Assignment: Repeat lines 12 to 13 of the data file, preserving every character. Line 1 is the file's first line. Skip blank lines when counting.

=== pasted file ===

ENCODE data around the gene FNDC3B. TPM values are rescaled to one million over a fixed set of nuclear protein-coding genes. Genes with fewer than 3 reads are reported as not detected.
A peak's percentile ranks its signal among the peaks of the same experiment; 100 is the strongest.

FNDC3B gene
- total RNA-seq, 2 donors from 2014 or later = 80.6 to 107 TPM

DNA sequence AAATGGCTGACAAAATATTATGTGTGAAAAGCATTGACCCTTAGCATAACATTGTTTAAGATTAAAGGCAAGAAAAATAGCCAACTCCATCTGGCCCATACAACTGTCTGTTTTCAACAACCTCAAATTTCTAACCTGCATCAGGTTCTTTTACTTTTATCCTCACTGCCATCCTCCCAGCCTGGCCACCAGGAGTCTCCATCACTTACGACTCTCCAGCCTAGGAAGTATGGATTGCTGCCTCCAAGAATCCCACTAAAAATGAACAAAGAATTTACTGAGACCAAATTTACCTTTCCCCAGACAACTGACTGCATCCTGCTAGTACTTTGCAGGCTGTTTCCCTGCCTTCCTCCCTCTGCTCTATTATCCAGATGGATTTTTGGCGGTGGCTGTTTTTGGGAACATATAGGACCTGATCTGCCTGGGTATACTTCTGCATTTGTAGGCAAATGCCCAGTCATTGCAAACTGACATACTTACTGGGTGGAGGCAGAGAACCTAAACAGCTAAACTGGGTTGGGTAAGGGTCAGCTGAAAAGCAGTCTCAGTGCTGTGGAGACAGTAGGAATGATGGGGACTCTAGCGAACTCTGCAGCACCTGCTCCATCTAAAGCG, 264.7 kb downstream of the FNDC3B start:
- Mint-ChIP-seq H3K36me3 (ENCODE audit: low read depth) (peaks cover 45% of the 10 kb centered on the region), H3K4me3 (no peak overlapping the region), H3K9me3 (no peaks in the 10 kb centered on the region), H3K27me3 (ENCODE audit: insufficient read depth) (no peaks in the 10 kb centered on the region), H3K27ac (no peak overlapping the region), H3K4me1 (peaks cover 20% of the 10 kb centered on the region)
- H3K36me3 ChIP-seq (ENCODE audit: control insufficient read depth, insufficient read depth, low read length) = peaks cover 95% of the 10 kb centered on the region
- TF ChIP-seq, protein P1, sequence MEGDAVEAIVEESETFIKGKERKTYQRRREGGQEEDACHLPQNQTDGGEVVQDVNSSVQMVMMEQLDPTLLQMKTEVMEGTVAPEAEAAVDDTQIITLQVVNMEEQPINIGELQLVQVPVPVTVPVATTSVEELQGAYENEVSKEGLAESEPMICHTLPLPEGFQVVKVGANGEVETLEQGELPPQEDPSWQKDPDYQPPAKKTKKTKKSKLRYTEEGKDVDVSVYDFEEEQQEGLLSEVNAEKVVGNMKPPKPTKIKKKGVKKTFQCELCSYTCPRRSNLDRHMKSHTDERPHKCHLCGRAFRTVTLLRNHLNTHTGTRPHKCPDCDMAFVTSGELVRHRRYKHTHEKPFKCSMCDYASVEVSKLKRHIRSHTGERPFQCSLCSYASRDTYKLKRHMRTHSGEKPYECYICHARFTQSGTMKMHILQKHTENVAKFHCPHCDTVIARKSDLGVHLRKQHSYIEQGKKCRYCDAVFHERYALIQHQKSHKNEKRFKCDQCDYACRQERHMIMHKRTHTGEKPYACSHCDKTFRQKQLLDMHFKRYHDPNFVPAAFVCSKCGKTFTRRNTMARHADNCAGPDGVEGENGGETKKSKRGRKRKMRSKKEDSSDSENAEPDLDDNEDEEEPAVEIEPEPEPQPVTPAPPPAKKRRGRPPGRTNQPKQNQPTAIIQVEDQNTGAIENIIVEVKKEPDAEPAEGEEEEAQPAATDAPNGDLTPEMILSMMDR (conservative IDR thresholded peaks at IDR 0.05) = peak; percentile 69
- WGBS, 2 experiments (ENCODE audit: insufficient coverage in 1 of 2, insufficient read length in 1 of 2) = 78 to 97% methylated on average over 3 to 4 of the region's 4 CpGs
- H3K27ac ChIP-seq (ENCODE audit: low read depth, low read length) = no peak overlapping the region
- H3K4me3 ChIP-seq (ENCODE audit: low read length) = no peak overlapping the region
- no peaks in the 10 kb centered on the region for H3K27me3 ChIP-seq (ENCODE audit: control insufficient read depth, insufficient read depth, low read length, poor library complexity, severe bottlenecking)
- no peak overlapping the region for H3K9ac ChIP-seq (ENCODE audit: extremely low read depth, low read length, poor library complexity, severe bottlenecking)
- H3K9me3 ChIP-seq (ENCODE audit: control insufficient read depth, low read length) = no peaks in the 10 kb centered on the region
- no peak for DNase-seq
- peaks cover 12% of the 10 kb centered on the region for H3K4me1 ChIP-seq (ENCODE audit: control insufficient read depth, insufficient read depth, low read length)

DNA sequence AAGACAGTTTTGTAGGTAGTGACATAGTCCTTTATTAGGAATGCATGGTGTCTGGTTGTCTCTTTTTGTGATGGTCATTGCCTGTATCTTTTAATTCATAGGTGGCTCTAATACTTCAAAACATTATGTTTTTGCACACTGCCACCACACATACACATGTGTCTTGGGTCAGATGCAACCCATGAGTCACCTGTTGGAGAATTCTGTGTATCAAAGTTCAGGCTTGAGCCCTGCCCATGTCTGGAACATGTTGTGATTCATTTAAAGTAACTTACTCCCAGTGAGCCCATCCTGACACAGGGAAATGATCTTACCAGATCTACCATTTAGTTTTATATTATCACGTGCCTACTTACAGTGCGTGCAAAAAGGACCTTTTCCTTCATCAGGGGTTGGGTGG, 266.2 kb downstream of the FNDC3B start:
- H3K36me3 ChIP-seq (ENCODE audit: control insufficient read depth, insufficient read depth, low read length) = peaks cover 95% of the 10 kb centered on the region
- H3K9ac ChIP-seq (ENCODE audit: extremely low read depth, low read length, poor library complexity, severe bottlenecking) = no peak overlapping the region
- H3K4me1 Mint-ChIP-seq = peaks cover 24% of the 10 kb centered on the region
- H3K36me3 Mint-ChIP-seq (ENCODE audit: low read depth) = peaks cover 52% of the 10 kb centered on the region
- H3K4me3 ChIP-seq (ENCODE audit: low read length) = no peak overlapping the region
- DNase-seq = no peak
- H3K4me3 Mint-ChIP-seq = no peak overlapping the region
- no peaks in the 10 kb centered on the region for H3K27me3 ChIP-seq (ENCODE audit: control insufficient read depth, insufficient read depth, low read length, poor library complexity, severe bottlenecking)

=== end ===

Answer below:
- no peaks in the 10 kb centered on the region for H3K27me3 ChIP-seq (ENCODE audit: control insufficient read depth, insufficient read depth, low read length, poor library complexity, severe bottlenecking)
- no peak overlapping the region for H3K9ac ChIP-seq (ENCODE audit: extremely low read depth, low read length, poor library complexity, severe bottlenecking)